As the newest encyclopedic work to be devoted to the subject, the text will be found to contain much up-to-date information on figures currently of importance in the Chinese world.
The entry devoted to a discussion of various anti-Christian movements, for instance, limits itself exclusively to developments belonging to the twentieth century, thereby failing to inform the reader of earlier, formative incidents of this kind. Also, the Tianjin Incident, while related to anti-missionary activities in the nineteenth century, was neither typical of such movements nor the most important of that century. It is also curious that the entry on anti-Christian movements is placed under the general heading of “Society,” while the entry discussing the Tianjin Incident is not. In this same general vein, the reader is also likely to be puzzled to discover that the entry on the Unequal Treaties is classified under the subject headings “Sino-Japanese Relations” and “Sino-Russian Relations,” but not “Sino-Western Relations.”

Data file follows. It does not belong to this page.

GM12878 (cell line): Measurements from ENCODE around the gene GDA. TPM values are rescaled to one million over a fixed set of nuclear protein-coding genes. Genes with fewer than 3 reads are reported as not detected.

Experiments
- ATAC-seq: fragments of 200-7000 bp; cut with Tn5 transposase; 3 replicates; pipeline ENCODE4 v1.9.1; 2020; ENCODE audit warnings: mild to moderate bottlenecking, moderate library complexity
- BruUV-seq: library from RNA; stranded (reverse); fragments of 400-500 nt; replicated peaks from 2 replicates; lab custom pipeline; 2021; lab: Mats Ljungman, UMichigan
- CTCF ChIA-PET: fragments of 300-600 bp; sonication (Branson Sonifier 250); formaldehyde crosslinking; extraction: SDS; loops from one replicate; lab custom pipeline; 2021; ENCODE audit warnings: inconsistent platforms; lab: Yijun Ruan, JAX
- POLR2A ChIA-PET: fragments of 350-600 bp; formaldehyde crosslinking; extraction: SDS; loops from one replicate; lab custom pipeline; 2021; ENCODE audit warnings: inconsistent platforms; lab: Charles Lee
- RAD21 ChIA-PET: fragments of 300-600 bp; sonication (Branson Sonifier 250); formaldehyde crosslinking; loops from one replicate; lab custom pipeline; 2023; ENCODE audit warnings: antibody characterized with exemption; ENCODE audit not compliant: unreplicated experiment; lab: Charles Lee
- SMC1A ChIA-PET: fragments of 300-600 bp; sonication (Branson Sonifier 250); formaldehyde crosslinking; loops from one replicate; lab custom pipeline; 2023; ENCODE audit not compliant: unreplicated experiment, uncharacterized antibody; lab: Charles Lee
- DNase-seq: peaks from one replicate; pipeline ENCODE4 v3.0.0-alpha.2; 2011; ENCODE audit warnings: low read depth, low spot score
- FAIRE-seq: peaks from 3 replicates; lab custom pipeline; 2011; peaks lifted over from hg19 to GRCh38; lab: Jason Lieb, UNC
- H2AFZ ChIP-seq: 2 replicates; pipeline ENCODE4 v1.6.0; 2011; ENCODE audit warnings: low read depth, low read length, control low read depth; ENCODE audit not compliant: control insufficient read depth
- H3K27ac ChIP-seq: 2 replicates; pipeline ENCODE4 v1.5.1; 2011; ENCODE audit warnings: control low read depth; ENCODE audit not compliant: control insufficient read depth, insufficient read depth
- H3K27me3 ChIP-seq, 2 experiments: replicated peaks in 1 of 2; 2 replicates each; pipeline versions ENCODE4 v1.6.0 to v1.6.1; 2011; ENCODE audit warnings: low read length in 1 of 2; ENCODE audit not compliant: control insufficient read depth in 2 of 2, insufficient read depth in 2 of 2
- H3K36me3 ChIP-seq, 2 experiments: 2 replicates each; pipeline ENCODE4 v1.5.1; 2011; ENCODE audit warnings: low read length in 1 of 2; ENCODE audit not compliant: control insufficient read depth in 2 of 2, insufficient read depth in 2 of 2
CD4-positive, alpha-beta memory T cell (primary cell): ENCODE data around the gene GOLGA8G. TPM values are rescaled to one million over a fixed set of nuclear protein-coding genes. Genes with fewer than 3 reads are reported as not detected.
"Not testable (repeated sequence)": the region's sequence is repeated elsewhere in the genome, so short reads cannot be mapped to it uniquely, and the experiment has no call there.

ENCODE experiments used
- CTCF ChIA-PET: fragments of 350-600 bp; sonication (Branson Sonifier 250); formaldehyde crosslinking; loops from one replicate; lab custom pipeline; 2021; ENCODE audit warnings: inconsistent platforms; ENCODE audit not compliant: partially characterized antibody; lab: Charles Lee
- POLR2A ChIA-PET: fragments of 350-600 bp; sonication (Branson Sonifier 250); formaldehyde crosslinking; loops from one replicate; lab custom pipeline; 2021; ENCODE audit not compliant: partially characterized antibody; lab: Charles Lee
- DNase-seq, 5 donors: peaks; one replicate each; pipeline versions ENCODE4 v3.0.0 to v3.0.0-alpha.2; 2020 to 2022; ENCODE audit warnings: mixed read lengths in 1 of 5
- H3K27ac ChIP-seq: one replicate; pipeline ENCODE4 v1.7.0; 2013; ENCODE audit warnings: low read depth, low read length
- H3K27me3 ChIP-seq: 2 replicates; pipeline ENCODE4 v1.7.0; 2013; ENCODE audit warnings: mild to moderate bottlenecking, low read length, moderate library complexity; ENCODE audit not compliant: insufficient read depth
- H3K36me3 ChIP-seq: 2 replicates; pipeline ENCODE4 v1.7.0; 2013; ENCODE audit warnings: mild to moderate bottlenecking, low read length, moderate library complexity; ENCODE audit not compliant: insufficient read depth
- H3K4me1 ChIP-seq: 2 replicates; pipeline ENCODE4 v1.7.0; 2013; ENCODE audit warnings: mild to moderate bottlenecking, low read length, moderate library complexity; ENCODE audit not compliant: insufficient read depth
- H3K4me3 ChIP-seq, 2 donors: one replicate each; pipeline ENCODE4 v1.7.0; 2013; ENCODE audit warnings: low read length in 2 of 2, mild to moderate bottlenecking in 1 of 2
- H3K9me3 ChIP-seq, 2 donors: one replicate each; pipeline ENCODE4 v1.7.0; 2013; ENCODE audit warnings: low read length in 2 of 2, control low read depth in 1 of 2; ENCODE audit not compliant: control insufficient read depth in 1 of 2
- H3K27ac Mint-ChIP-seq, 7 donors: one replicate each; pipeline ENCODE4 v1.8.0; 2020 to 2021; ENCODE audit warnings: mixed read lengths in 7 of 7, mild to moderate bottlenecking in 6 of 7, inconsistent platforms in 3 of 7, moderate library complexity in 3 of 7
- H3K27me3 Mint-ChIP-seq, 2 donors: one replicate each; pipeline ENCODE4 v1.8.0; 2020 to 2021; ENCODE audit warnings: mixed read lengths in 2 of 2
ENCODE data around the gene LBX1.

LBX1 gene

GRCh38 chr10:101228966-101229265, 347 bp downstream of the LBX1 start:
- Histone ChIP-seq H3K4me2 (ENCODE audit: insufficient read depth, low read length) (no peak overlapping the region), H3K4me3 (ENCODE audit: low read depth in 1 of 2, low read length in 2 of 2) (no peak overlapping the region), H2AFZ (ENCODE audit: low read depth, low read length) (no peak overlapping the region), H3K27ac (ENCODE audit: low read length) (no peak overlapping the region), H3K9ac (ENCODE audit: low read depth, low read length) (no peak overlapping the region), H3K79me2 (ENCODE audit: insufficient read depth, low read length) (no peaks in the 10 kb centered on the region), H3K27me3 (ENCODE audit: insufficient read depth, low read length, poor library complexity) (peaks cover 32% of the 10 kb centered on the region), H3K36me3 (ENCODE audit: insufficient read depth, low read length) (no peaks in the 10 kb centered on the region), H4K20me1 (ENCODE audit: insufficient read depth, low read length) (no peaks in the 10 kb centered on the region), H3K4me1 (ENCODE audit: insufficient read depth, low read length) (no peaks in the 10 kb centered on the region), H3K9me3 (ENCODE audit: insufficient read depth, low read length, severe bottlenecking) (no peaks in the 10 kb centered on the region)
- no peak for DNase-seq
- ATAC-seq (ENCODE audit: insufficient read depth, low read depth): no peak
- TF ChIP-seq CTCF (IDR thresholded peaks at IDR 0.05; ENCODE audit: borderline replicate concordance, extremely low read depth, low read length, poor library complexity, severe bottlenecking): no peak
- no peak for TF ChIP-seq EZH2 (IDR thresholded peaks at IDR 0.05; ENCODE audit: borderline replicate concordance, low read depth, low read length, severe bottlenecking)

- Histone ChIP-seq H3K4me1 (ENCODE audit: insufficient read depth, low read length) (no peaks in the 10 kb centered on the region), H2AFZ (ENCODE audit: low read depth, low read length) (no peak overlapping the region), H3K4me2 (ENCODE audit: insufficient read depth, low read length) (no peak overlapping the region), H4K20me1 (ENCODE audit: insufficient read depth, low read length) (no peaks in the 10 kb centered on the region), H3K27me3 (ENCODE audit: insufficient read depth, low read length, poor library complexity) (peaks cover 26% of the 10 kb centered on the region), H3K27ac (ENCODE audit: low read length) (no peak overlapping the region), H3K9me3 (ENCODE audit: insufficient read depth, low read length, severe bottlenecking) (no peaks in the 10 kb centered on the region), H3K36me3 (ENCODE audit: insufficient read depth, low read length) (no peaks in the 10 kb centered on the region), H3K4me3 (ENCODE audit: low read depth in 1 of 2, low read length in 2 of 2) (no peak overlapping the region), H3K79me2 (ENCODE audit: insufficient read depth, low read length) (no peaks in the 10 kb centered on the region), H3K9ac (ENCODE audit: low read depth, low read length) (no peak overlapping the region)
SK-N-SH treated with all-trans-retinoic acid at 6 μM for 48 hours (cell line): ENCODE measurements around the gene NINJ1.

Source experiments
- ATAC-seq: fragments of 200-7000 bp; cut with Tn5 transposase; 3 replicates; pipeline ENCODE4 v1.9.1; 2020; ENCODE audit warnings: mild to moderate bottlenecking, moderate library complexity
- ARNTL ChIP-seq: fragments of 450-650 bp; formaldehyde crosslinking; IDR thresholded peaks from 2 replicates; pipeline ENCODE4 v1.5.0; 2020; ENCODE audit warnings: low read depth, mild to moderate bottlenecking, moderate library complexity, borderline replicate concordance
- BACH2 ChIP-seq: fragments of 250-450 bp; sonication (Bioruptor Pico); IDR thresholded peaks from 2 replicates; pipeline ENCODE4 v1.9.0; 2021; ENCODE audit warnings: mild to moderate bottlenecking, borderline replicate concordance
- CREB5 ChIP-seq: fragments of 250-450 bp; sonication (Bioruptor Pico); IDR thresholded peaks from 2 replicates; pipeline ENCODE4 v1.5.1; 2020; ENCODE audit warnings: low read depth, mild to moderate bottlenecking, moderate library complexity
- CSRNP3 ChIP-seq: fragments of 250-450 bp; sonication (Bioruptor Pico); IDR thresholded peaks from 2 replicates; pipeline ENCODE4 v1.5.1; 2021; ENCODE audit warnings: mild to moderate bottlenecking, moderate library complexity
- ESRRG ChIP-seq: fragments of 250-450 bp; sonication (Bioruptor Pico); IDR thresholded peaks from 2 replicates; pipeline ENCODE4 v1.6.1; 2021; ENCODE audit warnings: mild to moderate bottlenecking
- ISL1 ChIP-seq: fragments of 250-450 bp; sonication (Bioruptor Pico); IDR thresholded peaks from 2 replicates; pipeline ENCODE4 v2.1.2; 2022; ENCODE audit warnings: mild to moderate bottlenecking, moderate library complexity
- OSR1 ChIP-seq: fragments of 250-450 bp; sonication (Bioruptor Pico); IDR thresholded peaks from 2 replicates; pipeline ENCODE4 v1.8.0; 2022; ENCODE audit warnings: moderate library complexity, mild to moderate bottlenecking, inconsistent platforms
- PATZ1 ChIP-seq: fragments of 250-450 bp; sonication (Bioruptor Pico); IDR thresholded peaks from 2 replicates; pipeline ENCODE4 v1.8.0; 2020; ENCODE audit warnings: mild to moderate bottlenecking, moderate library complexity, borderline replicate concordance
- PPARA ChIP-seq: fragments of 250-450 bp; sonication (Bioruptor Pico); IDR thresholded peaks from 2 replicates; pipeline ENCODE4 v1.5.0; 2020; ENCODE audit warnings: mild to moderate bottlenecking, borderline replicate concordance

Despite these imperfections, this work should prove to be useful to the general reader, and in particular those individuals seeking background data on contemporary politics and leading political figures, such as Jiang Zemin, Li Denghui, Yang Shangkun, and Zhao Ziyang. Similarly, the entries entitled “One Country, Two Systems” and “Taiwanese Independence Movement” that relate to current political realities will be found to be highly instructive for the general reader. Taken as a whole, and the various limitations of the text mentioned above notwithstanding, this reference work should prove quite helpful to students majoring in modern history, as well as individuals seeking to familiarize themselves with contemporary Chinese political realities.